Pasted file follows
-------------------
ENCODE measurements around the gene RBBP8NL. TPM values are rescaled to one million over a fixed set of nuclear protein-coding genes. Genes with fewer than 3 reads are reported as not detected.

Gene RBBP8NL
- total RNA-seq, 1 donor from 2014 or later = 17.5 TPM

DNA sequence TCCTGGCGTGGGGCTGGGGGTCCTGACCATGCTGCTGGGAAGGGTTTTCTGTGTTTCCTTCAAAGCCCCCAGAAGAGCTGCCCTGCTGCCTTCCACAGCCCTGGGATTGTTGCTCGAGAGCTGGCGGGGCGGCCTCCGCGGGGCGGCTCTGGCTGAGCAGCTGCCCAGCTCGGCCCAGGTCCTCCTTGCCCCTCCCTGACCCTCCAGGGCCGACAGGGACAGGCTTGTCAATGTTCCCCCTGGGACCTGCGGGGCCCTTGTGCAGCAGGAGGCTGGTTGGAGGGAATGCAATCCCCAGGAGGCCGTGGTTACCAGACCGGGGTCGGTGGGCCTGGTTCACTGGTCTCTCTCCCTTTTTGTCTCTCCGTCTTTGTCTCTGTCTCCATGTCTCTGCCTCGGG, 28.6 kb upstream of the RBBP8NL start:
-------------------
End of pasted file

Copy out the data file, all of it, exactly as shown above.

ENCODE measurements around the gene RBBP8NL. TPM values are rescaled to one million over a fixed set of nuclear protein-coding genes. Genes with fewer than 3 reads are reported as not detected.

Gene RBBP8NL
- total RNA-seq, 1 donor from 2014 or later = 17.5 TPM

DNA sequence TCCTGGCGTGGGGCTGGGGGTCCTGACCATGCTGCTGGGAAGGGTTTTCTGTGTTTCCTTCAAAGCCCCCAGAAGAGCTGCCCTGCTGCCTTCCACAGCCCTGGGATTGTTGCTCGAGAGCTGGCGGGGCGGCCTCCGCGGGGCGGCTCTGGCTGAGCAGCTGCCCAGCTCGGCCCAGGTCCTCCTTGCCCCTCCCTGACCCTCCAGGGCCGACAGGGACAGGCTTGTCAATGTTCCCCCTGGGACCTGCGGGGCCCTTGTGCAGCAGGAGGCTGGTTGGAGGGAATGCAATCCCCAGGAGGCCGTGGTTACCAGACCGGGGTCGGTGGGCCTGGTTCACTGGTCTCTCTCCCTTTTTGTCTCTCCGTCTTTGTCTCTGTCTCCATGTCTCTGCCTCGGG, 28.6 kb upstream of the RBBP8NL start: